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Discussion in 'Orchidaceae (orchids)' started by Sandra75, May 2, 2008.
I got those 2 Orchids. Anyone knows the identification of those?
Your plants are both Phalaenopsis orchids. They are both different hybrids.
Yup. They're grown in huge numbers in Florida and are pretty cheap (a little one in flower $5, bigger one with 3 inflorescences $15 at last week's orchid show.
Does the white one need repotting? If so, can i put it in any plastic pot, or it needs to be a clear plastic pot??
-when can I repot her?
-what to do with the roots sticking out?
-what purpose those roots roots have?
First of all, since Phals are epiphytic, the pot itself doesn't matter as much as the stuff the orchid is actually growing in. Look for "orchid mix" which is treated bark chips, perlite, small stones, and some other stuff I can't immediately recall when it comes time to repot. This said, whatever you put the orchid in should have drainage holes in the bottom to let the water run through.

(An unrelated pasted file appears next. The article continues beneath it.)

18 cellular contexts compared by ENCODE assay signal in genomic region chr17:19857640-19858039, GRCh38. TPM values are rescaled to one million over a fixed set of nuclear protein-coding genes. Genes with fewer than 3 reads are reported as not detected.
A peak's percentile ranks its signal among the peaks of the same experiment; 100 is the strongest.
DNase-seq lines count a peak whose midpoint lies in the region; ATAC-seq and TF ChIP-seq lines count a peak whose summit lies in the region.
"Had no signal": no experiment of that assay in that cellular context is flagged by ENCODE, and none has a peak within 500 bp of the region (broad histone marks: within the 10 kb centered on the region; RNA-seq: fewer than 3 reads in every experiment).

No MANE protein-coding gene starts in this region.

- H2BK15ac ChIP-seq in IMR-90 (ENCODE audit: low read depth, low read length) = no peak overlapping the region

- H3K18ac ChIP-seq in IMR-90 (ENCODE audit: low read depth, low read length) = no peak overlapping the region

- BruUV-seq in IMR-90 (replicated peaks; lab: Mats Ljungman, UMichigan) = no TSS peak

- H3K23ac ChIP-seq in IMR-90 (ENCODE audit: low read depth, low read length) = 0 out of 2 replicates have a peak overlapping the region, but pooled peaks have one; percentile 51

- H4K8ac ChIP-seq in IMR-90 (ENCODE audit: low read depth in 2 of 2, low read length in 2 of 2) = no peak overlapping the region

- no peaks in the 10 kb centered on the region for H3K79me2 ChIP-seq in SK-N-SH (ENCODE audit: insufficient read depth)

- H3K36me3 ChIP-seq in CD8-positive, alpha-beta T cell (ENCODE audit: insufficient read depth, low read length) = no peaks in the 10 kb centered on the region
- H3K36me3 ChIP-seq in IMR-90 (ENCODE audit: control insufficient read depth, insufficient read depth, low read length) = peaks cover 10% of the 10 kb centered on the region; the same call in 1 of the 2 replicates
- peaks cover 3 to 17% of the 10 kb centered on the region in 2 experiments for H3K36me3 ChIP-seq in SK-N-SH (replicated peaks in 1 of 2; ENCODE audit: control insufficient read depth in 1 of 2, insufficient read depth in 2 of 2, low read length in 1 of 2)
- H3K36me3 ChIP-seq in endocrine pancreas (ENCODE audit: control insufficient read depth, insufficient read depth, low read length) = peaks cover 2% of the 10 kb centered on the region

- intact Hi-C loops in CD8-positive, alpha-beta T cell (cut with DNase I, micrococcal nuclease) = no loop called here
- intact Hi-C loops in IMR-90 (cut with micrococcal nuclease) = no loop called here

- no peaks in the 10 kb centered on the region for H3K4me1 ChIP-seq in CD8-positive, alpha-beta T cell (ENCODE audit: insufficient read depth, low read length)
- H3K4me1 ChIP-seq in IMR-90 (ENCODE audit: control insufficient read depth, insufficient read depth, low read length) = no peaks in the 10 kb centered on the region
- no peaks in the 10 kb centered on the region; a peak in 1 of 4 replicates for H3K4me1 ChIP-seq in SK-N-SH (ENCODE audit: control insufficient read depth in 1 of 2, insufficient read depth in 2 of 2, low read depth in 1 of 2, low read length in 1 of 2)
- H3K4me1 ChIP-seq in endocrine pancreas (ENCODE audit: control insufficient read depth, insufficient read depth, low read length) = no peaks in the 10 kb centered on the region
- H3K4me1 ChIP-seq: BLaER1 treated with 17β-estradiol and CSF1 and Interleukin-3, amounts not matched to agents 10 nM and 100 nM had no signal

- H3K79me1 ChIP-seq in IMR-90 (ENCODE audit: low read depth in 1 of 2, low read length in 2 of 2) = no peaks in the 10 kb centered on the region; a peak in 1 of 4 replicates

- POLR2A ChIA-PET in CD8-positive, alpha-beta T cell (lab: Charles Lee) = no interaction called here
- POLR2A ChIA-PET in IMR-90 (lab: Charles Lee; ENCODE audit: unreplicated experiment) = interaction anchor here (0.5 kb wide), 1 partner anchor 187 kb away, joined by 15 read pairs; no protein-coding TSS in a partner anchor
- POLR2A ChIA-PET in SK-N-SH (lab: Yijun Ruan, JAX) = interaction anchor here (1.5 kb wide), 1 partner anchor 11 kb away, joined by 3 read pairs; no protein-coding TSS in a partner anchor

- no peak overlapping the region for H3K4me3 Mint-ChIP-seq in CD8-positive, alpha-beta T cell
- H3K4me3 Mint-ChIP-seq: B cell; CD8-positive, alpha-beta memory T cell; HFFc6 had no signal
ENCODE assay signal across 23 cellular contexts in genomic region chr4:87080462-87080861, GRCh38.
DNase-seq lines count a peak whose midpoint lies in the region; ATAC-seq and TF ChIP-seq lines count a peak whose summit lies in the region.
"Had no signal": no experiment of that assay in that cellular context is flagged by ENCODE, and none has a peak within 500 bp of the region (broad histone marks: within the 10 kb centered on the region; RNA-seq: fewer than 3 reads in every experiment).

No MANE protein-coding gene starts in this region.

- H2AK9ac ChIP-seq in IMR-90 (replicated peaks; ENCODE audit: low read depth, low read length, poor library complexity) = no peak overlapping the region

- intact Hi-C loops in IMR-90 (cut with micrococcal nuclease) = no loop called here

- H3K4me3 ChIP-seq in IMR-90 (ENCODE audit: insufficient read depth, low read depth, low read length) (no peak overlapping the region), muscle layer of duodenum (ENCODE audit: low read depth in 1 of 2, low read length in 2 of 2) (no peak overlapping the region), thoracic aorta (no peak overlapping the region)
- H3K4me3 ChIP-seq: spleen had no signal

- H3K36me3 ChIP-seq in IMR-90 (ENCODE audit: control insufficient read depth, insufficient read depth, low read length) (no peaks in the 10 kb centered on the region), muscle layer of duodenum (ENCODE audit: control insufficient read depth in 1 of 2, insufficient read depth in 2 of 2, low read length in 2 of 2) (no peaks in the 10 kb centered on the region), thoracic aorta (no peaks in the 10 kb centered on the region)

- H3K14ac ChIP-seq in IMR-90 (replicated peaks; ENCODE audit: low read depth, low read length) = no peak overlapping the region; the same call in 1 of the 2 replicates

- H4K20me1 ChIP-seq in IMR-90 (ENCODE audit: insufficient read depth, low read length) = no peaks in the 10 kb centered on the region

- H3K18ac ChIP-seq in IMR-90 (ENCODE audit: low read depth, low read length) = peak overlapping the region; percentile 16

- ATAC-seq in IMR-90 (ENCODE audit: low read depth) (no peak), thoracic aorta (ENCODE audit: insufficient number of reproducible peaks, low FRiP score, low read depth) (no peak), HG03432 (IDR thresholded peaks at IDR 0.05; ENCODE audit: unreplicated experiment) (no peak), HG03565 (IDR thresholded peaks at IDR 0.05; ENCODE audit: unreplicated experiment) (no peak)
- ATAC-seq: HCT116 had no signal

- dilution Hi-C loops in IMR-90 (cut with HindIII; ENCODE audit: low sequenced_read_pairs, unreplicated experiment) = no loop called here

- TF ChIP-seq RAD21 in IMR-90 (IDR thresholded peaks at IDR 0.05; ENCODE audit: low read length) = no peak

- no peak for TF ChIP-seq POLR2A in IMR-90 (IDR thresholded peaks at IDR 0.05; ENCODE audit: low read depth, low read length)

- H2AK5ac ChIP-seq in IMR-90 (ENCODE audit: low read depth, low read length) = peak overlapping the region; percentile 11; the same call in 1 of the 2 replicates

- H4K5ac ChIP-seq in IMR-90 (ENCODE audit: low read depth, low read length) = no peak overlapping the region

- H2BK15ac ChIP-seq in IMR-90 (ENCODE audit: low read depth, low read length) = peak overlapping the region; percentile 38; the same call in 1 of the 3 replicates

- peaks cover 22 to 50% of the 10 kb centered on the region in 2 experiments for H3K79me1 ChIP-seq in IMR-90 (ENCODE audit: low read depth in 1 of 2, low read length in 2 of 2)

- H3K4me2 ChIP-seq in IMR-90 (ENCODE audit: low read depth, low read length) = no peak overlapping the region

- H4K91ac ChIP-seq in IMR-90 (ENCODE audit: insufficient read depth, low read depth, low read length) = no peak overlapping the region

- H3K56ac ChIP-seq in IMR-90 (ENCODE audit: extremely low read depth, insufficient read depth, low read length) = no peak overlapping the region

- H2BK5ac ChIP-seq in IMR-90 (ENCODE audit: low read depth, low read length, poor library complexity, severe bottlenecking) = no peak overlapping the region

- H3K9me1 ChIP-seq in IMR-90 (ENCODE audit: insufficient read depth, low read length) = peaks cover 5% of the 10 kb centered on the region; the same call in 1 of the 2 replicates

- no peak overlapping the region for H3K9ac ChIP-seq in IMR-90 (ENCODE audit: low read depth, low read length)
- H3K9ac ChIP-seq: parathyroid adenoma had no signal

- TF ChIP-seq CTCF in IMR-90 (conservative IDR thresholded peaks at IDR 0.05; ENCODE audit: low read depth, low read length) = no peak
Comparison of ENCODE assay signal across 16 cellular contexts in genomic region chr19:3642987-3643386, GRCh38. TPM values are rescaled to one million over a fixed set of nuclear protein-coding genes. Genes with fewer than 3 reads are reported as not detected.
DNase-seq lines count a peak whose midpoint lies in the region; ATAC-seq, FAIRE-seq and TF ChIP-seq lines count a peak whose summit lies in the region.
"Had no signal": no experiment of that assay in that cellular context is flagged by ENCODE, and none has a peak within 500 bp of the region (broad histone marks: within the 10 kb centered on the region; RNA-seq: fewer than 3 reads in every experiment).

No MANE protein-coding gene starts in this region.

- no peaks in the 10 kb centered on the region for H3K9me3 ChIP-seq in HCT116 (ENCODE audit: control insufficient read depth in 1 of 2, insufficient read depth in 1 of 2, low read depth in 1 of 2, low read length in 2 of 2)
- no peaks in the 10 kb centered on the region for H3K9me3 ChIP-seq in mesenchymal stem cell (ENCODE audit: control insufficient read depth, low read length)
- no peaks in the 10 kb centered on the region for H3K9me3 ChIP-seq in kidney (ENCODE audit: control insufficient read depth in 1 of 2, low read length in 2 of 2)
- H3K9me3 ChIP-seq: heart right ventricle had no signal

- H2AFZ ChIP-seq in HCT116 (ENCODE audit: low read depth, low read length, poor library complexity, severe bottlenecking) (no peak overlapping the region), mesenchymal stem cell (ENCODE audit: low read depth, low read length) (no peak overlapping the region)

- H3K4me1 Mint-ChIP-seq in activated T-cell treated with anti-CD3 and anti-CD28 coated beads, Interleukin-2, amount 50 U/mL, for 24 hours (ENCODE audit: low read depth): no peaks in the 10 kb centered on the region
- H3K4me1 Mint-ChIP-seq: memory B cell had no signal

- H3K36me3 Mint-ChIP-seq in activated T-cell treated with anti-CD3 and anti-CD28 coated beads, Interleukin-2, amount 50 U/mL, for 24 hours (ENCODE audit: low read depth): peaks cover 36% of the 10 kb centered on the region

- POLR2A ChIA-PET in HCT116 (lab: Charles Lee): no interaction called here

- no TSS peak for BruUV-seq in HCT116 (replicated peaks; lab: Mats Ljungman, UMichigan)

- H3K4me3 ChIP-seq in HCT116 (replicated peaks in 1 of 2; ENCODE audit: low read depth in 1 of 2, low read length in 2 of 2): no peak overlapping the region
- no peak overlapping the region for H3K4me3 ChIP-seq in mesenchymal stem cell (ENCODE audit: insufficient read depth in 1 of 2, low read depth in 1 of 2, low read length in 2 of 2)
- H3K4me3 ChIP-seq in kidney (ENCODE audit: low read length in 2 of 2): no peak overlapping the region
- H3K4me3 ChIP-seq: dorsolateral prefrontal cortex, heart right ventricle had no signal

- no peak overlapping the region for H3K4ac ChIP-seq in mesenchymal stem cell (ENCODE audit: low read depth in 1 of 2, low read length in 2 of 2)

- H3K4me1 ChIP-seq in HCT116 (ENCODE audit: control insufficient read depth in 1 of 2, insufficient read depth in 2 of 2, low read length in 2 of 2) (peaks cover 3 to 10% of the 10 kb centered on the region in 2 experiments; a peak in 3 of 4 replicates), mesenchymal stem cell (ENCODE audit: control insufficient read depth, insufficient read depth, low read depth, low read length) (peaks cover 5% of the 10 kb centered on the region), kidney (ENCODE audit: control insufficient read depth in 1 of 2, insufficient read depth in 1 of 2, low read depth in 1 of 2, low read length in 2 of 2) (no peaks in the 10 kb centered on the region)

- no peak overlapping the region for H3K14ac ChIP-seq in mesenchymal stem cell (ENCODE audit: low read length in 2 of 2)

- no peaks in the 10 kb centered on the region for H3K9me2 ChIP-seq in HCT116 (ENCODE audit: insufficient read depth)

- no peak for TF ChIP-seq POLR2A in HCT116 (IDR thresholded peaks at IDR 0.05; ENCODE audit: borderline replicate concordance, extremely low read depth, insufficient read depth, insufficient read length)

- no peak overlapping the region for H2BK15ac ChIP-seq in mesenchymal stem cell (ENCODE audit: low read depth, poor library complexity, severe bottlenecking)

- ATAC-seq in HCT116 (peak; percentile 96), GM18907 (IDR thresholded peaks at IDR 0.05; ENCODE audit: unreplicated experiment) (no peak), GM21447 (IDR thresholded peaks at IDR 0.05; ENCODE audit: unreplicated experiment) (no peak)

I'd wait to repot until the bloom spikes are spent.
Those rooty-looking things are holdfasts or air-roots; they're either there to hold the orchid onto its perch or to absorb moisture and nutrients from the environment. I'd lean towards the latter, just due to the size. Personally, I'd leave 'em be. The fact that they're poking out on the white one is a sign that the plant is healthy and growing.
There's my two cents. Phals and Cattleyas are the only two common orchid species I've had consistent success with, and I've found that they're pretty tough little critters.
Cool!! Thanks you for the info. If/when I re-pot, can I use any post or a clear one?
Any pot, so long as it has drainage holes. If you like the look of clear, then go for it! Or, if you want to be daring, you can also try growing them in large-bore holes in a natural log. (if you're interested in doing this, ask me how.)
You have two lovely phals. Regarding the types of pots to repot in, I have several orchids (some of the most difficult kinds) and have always had tremendous success with the glazed clay pots WITH THE SIDE HOLES. They're anywhere from $8-$15 for the smaller 4" inch ones you'd need and you can find them at any Home Depot, Armstrongs, or online. They're substantial so no matter how big your plant gets, it won't tip over. Plus they come with built in saucers to collect the water/provide a bit of humidity which orchids love. I've found the plastic ones finicky and the terracotta ones just don't work for me. Side holes are the way to go! Best of luck!